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In June of 2018, artist Gina Adams took the stage at Dartmouth College in New Hampshire. She talked nervously about being selected as summer artist-in-residence for the department of studio art, then greeted the audience in Anishinaabemowin, and talked about her Ojibwe grandfather. The following year, the Emily Carr University of Art & Design in Vancouver posted five positions, and Adams was hired for one of them. She was described as “a contemporary Indigenous hybrid artist of Ojibwa Anishinaabe and Lakota descent.” In March of 2021, however, a Twitter account called NoMoreRedFace posted a tweet that read: “Would you FAKE a residential school survivor backstory to sell $35,000 quilts and land a tenure track professorship in Aboriginal art?” The tweet then named Gina Adams, saying that “research suggests” she did just that.
How China’s imperial palace, the Forbidden City, became a public museum
When Zhu Di, the third emperor of the Ming dynasty, ordered a grand palace built in Beijing in 1406, he probably didn’t envision vast crowds of commoners lining up to enter every weekend. The palace, which became known as the Forbidden City, was the exclusive residence of 28 emperors from the Ming and Qing dynasties. It became a museum in 1925, and the story of how it got there is filled with intrigue and disaster — at one point, administrators decided to make an inventory of all the priceless artifacts in the palace’s collection, but many couldn’t be found. Hearing the news, many of the eunuchs who used to be employed in the city panicked, since they often smuggled treasures from the palace and sold them to antique dealers in the city. In order to cover their tracks, they set the palace on fire.
Riding a bicycle across the length of Africa
Mckenzie Barney writes about an epic cycling journey from Cairo to Cape Town: “Riding from the Pyramids of Giza to Table Mountain was my dream of a decade. I chose a bare-bones expedition. Plans and timelines aside. To travel for travel’s sake. To sink my teeth into the truth and toss the rest by the wayside. I started from the Egyptian pyramids with just my kiwi partner, the most efficient machines ever created, and the entire African continent ahead. Southbound and on edge, we began our trans-continental cycling journey dissecting Egypt, Sudan, Ethiopia, Kenya, Tanzania, Zambia, Botswana, Namibia, and South Africa. Disillusioned with itineraries and silver capsule time travel, I longed to find the link between two points on the corners of an atlas and experience the daily life of foreign cultures far beyond the tourist traps.”
Those famous Easter Island head sculptures also have bodies
If you’re familiar with Easter Island, you’ve undoubtedly heard of the famous Easter Island heads. While these massive monoliths are among the world’s most famous sculptures, their household name is actually a misnomer, as each figure, or moai, also has a hidden body. Rapa Nui, or Easter Island, is a remote volcanic island located in Oceania’s Polynesian Triangle. The isle is particularly famous for its collection of nearly 1,000 stone statues. Crafted by the Rapa Nui people between 1250 and 1500, these monumental sculptures have been shrouded in mystery for centuries. However, recently, researchers have revealed new information about the iconic Easter Island heads, including the surprising fact that they are actually full-length figures.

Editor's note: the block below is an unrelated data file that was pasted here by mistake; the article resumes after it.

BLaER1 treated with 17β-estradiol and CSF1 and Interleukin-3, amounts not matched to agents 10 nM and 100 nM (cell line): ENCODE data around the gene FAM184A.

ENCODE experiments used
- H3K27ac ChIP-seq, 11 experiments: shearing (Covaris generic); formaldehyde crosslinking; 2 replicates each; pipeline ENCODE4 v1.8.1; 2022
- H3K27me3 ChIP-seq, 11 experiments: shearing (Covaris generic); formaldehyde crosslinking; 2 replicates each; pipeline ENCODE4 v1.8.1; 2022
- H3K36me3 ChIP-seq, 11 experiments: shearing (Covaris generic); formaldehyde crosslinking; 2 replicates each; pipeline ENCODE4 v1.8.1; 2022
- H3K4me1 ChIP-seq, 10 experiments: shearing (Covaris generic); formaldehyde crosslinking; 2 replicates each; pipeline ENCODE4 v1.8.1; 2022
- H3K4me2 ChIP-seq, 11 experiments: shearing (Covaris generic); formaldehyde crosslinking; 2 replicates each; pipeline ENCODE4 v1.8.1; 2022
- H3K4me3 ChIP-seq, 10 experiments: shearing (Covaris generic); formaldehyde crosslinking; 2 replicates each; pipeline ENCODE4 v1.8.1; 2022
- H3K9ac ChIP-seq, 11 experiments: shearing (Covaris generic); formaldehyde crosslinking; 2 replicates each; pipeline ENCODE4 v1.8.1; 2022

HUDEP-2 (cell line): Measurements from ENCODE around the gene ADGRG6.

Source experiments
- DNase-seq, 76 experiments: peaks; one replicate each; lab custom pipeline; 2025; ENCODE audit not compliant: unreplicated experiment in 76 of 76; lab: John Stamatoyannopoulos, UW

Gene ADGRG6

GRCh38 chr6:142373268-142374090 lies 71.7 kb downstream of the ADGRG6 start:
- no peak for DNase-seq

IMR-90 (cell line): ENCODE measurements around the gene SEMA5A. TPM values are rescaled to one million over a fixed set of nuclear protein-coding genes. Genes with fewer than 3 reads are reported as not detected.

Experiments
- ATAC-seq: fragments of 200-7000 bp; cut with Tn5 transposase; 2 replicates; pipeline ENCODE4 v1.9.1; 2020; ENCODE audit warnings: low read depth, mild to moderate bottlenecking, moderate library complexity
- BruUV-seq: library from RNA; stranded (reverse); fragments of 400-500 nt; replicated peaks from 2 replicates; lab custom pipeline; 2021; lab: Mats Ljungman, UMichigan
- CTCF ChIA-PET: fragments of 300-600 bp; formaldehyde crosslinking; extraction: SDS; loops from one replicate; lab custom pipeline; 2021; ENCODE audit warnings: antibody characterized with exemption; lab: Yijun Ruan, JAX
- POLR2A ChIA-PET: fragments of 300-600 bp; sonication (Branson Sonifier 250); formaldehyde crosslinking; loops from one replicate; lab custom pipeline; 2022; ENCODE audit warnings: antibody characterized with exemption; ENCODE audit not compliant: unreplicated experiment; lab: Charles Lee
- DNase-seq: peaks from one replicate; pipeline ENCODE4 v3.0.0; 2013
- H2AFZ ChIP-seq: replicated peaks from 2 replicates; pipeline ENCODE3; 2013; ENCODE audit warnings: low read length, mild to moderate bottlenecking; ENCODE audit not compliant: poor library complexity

Researchers say rats like to dance to Lady Gaga
Blasting Lady Gaga in your house? There’s a chance a nearby rat might be bopping along with you, a new study suggests. Rats can recognize and move to the rhythm of a beat, according to a University of Tokyo study published in the peer-reviewed journal Science Advances. Only humans had been thought to innately possess the ability, according to the university. Researchers played Mozart, Lady Gaga’s “Born This Way,” Michael Jackson’s “Beat It,” Queen’s “Another One Bites the Dust” and “Sugar” by Maroon 5 for rats and measured their head movements before comparing their results to the humans who participated in the study. They played the music at four different tempos and found rats best synchronized their head bops to music in the 120 to 140 beats-per-minute range, much like humans.
Paper peepshows were the Victorian version of virtual reality
Paper peepshows, also known as peek-a-boo books, peepshow books, and tunnel books, are a special form of immersive storytelling. They’re made up of several pages bound together by folded pieces of paper on each side. When folded out, these books are accordion-looking. Each page is carefully crafted with cutouts to reveal the page behind it, adding to the illusion of depth and perspective. The viewer looks through the small hole in the front, enveloping themselves in a tiny, three-dimensional scene that feels life-sized. As the Victoria and Albert Museum describes, traveling peepshow men “would charge adults and children to look inside the box, while commenting on the scene depicted and bringing it to life.” Peepshows were inspired by the theatrical stage.